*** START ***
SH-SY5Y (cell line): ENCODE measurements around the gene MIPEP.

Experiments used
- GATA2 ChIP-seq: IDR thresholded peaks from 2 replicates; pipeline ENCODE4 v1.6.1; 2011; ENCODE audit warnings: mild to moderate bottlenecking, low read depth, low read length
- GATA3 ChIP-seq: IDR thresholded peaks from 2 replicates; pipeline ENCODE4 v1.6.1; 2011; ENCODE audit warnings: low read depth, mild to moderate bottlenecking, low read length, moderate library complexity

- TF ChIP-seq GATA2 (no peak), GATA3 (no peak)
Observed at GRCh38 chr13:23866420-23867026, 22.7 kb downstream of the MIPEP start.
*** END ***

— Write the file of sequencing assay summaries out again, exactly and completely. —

SH-SY5Y (cell line): ENCODE measurements around the gene MIPEP.

Experiments used
- GATA2 ChIP-seq: IDR thresholded peaks from 2 replicates; pipeline ENCODE4 v1.6.1; 2011; ENCODE audit warnings: mild to moderate bottlenecking, low read depth, low read length
- GATA3 ChIP-seq: IDR thresholded peaks from 2 replicates; pipeline ENCODE4 v1.6.1; 2011; ENCODE audit warnings: low read depth, mild to moderate bottlenecking, low read length, moderate library complexity

- TF ChIP-seq GATA2 (no peak), GATA3 (no peak)
Observed at GRCh38 chr13:23866420-23867026, 22.7 kb downstream of the MIPEP start.